With global grain prices surging, corn ethanol looking dumber than ever
Grist has been tracking rising food prices for some time — and we’re not the only ones. New York Times columnist and Nobel economist Paul Krugman has been writing on the subject, including some interesting analysis of the interaction of climate risk and food prices. Here’s a key nugget from him regarding soaring wheat prices:
Why is production down? Most of the decline in world wheat production, and about half of the total decline in grain production, has taken place in the former Soviet Union — mainly Russia, Ukraine, and Kazakhstan. And we know what that’s about: an incredible, unprecedented heat wave.
Obligatory disclaimer: no one event can be definitively assigned to climate change, just as you can’t necessarily claim that any one of the fender-benders taking place right now in central New Jersey was caused by the sheet of black ice currently coating our roads. But it sure looks like climate change is a major culprit. And it’s not just the FSU: extreme weather elsewhere, which again is the sort of thing you should expect from climate change, has played a role in bad harvest around the world.
Back to the economics: if you want to know why we’re having a spike in food prices, the data suggest that the key cause is terrible weather leading to bad harvests, especially in the former Soviet Union.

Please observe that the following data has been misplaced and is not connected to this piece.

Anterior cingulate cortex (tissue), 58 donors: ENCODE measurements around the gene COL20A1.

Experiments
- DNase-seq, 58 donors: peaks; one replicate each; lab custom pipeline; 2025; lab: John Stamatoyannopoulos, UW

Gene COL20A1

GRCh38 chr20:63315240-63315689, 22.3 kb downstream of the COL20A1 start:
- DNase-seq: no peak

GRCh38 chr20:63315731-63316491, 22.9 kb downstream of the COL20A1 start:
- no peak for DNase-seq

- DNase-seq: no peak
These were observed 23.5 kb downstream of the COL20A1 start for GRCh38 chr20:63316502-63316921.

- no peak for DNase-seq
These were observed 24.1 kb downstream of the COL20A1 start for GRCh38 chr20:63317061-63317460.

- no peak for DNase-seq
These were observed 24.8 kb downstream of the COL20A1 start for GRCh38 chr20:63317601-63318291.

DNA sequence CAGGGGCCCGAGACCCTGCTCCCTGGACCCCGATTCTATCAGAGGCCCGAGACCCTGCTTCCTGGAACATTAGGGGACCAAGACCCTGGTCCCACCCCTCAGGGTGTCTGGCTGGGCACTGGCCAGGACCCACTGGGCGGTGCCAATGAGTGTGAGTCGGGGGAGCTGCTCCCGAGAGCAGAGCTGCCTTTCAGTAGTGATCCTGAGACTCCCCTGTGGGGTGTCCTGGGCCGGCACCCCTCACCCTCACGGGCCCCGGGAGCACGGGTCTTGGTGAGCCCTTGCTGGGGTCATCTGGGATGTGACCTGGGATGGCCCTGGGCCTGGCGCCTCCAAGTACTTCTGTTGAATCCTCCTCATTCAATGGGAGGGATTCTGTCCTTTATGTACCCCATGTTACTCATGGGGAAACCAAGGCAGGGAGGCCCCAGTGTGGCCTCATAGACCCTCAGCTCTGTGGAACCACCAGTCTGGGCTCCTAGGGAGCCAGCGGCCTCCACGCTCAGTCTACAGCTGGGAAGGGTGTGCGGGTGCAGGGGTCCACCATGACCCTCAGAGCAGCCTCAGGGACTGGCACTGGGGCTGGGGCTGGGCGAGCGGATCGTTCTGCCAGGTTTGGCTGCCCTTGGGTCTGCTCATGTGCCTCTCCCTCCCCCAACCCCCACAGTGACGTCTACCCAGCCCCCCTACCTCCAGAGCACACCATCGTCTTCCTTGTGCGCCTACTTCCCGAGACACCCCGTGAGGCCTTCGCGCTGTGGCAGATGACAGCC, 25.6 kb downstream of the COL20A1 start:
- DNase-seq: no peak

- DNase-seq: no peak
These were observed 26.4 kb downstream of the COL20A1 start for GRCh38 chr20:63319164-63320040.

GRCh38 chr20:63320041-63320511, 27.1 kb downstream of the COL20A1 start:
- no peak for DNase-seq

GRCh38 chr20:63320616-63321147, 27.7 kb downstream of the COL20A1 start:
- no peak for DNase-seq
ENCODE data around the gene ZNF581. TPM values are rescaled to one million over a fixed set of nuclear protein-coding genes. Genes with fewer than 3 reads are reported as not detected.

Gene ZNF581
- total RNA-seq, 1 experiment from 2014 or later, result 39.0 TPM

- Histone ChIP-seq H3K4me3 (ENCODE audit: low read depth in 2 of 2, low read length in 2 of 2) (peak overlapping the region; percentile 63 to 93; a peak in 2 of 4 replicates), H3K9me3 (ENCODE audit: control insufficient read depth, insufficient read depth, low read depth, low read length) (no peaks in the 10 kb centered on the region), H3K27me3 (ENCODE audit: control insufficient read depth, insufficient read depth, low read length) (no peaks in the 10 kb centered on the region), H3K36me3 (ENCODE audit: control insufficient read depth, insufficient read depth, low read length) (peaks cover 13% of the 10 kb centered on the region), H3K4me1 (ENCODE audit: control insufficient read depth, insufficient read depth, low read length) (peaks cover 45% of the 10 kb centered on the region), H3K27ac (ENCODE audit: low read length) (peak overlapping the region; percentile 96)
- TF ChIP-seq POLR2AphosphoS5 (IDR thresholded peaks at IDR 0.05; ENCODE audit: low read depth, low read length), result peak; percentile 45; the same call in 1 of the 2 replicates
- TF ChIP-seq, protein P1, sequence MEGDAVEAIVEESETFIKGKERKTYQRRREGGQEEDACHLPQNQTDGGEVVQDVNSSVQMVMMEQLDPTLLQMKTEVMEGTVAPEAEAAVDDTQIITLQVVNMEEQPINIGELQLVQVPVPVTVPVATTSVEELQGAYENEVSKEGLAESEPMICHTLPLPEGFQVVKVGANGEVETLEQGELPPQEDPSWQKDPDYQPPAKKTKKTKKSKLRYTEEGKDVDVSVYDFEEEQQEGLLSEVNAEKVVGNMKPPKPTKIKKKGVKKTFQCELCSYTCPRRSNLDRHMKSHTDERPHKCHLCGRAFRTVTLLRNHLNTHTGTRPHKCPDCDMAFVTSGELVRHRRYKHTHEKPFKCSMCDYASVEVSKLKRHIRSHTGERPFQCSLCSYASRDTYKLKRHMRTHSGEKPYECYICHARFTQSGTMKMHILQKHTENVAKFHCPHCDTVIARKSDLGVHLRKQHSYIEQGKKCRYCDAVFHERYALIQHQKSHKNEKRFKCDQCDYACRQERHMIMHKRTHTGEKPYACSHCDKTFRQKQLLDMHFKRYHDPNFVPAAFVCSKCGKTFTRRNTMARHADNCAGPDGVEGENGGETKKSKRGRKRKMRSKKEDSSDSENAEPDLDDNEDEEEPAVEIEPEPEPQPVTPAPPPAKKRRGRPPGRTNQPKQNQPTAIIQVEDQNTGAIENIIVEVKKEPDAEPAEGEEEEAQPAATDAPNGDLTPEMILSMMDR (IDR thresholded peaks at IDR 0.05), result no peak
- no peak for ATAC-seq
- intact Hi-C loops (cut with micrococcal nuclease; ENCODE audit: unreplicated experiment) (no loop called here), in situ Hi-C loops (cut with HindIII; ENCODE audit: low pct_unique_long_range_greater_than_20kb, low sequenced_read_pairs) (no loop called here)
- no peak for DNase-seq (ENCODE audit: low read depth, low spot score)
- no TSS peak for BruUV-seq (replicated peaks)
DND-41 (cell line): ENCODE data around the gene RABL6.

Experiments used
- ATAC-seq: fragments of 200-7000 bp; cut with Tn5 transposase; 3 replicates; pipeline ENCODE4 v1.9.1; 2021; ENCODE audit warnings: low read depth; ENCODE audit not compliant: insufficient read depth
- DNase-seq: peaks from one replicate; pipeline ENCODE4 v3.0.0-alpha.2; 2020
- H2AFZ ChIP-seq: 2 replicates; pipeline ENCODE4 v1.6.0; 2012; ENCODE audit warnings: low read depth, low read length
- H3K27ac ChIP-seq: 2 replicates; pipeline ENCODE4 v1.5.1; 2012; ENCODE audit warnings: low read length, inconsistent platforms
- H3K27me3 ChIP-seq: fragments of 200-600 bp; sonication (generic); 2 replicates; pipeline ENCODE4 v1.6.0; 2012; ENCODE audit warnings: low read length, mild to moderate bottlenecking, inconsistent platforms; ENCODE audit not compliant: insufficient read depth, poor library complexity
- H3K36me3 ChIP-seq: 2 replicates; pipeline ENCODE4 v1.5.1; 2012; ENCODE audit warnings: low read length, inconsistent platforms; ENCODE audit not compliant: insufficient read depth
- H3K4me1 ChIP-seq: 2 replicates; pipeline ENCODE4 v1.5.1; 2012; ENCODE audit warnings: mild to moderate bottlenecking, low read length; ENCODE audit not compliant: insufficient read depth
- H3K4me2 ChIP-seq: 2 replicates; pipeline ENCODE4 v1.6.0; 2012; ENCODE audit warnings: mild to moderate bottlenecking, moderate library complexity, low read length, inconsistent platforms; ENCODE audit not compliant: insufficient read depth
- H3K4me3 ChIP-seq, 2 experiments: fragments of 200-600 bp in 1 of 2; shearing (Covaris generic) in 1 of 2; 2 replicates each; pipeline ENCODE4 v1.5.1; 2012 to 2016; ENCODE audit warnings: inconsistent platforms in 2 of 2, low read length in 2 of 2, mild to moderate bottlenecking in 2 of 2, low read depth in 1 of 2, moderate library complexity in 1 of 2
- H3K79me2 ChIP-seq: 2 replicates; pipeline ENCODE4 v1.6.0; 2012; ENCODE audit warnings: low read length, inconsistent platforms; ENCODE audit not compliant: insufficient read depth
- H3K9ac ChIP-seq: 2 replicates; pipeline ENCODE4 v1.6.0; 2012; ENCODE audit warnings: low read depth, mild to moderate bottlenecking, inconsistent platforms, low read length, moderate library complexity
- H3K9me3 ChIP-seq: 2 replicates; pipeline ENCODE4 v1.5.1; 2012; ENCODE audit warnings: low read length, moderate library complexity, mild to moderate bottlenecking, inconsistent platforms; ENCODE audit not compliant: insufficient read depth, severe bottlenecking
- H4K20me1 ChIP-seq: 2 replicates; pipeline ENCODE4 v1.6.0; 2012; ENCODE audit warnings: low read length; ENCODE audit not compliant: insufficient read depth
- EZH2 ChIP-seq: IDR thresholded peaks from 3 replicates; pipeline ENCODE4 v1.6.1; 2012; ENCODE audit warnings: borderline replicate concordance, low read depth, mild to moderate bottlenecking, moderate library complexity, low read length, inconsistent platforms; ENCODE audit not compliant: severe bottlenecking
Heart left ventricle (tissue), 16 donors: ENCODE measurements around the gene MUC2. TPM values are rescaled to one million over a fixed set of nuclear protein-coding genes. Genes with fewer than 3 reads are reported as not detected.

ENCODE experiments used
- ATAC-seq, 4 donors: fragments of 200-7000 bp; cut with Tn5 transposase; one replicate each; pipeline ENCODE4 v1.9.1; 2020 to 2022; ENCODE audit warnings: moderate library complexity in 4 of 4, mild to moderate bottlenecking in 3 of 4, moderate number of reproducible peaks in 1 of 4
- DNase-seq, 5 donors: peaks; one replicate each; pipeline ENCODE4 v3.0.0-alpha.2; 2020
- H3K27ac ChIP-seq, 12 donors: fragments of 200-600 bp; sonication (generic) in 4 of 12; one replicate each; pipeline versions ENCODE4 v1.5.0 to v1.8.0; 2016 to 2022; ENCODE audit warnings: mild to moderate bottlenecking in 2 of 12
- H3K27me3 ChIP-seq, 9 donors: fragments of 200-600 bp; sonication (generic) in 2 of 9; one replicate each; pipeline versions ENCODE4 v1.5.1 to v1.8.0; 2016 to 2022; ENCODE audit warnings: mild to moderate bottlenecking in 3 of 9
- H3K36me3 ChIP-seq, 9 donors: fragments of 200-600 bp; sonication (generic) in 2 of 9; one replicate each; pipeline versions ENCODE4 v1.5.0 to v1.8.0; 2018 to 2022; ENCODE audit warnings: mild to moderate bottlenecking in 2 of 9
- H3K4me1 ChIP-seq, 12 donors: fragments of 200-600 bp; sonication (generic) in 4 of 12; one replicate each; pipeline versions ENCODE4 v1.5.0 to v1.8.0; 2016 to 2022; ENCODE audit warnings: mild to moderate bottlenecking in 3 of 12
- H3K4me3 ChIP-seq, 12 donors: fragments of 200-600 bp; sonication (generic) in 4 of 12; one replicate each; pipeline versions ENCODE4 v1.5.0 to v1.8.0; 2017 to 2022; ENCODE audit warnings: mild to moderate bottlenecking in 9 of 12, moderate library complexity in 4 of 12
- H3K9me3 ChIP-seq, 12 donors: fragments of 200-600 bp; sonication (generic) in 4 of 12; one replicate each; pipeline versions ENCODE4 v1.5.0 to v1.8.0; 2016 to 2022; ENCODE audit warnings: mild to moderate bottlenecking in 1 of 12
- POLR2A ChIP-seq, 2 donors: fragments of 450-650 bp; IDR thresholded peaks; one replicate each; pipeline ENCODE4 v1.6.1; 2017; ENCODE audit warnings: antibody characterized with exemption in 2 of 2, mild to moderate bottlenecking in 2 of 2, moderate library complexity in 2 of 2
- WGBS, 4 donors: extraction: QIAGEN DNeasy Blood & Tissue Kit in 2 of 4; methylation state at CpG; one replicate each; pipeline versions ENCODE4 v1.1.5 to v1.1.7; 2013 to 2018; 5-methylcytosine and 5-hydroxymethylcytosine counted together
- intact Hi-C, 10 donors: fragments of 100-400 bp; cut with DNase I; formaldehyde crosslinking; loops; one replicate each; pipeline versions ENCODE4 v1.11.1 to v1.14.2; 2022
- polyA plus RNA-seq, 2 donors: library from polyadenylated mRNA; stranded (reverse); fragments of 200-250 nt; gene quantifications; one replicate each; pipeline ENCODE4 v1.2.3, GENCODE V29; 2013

And right on the heels of Russia’s wheat shortage, the USDA has just released a surprisingly frank report documenting that the current U.S. corn stocks are shockingly low, in fact the lowest in 15 years. The reason? I’ll let the Washington Post explain:
The U.S. Agriculture Department’s latest forecast said corn supplies are expected to total 675 million bushels as of late August when this year’s harvest begins. That would be the lowest surplus level since 1996.
The government said supplies have dwindled over the past month because of improving demand, largely from ethanol producers.
Ah, ethanol. How we do love you.
All eyes are now on the 2011 corn harvest. As one analyst said, to avoid a price spike, it needs to be “huge.” And it’s still early, but here’s hoping that the vicious winter weather out in the corn belt doesn’t presage a wild and wacky spring. That could really spell trouble in the global south, where even more upward pressure on grain prices would be devastating.
The good news is that the fuel vs. food debate is for sissies. I know because Monsanto told me.
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